"Got it," Sara replied. She watched as Grissom left the room, and then turned to the strange waif standing behind her. Crouching down to her level, she softly said, "My name's Sara Sidle. What's yours?"
The girl only shivered in response.
"Ok," Sara replied quietly. "We don't have to talk if you don't want to."
She fidgeted and shifted, but seemed marginally less threatened.
"We just need to look around, maybe take a few things that will help us learn about your dad. Is that ok?"
Her eyes widened but she still didn't say anything.
Sara nodded and stood up, trying to decide what to do while she waited for Grissom. She surveyed the living room, trying not to inhale too deeply. Anybody who raises kids in a place like this doesn't deserve to have them, she thought, her brow creasing in anger.
Meanwhile, Grissom entered the attached garage cautiously, not sure if he should trust the word of a terrified child as to whether or not the homeowner was around. Brass and a group of cops were covering the perimeter, but this was exactly the sort of place that heavily reinforced the idea of 'better safe than sorry'.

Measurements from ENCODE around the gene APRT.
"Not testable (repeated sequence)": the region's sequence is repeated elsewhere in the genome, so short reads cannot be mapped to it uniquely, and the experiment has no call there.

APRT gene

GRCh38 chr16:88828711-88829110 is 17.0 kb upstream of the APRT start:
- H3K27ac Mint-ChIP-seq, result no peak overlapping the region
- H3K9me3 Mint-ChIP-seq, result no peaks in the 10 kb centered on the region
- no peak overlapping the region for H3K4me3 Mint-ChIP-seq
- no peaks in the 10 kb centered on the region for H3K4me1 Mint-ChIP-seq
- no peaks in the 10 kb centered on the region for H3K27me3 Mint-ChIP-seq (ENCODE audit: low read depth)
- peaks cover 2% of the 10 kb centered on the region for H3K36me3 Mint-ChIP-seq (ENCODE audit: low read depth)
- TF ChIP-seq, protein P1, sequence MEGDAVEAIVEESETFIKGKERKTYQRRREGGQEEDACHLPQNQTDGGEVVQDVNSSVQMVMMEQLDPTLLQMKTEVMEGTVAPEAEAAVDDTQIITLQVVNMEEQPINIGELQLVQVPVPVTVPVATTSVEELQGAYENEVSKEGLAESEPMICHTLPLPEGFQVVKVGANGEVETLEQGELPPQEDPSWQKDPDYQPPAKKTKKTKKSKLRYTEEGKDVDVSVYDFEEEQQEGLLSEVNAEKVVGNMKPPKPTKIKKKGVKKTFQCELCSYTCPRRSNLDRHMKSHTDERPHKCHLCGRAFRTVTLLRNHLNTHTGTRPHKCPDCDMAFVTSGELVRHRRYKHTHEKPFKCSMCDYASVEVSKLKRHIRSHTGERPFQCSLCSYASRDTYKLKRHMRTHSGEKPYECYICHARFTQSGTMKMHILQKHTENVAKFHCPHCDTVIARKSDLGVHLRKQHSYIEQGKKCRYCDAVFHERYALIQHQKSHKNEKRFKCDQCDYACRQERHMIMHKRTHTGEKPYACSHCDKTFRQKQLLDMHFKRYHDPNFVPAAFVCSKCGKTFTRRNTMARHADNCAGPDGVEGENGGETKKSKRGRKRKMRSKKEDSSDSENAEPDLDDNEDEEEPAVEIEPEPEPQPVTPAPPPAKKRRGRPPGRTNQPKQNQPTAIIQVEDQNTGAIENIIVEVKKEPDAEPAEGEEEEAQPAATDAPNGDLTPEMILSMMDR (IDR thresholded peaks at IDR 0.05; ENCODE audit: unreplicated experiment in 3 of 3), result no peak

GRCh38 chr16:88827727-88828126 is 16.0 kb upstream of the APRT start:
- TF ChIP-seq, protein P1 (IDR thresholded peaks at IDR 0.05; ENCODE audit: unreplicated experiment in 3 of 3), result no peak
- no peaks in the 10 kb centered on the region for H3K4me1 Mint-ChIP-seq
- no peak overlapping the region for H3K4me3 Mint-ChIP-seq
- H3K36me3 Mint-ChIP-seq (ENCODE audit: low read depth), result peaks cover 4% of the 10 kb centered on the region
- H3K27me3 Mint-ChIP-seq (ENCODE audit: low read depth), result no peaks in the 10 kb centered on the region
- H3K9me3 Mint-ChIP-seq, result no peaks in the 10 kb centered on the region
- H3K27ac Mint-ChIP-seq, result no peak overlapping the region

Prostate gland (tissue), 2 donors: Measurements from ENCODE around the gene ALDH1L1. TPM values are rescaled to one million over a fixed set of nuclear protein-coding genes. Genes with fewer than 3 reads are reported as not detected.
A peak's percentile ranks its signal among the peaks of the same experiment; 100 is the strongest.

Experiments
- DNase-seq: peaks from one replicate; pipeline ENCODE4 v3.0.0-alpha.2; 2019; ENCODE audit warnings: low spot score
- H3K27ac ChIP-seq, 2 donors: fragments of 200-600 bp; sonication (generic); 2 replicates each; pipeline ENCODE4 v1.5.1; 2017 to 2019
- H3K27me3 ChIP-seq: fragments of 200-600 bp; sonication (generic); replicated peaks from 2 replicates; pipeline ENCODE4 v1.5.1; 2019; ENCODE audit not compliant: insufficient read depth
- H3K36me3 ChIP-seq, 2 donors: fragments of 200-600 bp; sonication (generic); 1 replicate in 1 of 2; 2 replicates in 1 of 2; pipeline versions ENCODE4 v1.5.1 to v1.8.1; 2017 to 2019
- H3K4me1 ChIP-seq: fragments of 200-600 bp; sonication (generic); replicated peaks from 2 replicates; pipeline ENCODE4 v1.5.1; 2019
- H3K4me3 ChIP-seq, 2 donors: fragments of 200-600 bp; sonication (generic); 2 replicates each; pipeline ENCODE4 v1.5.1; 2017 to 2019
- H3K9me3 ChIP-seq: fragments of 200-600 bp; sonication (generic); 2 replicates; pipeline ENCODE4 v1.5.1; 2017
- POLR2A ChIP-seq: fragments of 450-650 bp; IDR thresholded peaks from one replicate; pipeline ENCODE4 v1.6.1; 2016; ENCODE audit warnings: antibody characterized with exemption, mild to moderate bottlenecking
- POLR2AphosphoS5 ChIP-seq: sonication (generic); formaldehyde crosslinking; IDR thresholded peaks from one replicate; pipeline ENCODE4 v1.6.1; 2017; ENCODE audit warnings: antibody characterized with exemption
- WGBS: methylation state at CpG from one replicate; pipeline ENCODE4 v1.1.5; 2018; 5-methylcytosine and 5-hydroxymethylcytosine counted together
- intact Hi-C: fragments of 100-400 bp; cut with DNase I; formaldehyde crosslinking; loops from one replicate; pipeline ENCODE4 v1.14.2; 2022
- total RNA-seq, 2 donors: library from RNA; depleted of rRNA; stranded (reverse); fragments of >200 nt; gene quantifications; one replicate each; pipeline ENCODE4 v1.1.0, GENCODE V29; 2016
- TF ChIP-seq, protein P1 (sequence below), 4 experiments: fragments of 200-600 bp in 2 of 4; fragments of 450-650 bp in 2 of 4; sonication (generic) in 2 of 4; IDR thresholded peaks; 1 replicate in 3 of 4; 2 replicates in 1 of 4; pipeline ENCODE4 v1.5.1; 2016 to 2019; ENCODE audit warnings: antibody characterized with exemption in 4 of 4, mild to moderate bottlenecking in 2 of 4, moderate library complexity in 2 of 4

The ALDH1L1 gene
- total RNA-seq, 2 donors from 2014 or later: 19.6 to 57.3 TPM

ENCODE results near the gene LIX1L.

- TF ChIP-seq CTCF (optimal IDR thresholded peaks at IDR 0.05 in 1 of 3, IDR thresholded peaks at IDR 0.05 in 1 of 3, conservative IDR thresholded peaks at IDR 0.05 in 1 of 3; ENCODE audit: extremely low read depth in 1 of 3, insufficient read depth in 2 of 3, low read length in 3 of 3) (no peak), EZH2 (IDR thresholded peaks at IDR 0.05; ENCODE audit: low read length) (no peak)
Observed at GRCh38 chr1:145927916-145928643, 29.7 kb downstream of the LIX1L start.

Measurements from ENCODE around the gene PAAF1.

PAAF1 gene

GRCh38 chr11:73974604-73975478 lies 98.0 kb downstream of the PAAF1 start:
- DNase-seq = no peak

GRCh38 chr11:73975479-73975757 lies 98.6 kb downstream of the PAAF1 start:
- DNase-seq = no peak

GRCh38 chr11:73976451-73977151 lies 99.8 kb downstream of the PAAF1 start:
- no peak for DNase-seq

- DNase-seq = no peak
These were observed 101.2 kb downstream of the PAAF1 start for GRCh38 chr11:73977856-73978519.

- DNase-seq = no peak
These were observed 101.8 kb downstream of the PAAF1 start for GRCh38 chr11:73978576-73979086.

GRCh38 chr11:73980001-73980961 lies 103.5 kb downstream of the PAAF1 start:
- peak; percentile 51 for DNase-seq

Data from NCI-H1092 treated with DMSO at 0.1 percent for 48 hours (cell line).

The garage smelled of motor oil, rot, and dirty laundry and had all manner of garbage strewn about the floor and workbenches, including at least two dead mice and a layer of grime that seemed to permeate the very air. Still, Grissom had a strange, sick feeling that the area might somehow be cleaner than the inside of the house.
He moved through the space delicately, stepping over tools and trash, looking for something to connect this Charles Malone to the bodies in the woods. The sheer amount of stuff scattered around was overwhelming, but the years had taught the CSI how to instantaneously categorize the visual details he was getting and concentrate on what might be relevant to the case at hand. Old cans of paint, rusty wrenches and hammers, empty half-crushed beer cans, broken glass, drop cloths, batteries of various sizes, snack food wrappers, and mildewed boxes of rodent poison cluttered the shelves and workbenches but only got a cursory glance as Gil labeled them "likely irrelevant" in his mind. If he didn't find anything else, he might go back and take a closer look to see if they were pertinent to the case.
When he'd almost given up and returned to carefully examine the old batteries, he realized what he'd originally thought was the back wall was actually a filthy tarp that had probably been an off-white color at one point but was now sort of a dingy blue-gray that matched the walls. He approached it with caution, and peeled back an edge even more carefully.
A nondescript old shovel with a rough wooden handle leaned up against an old yellowed chest freezer.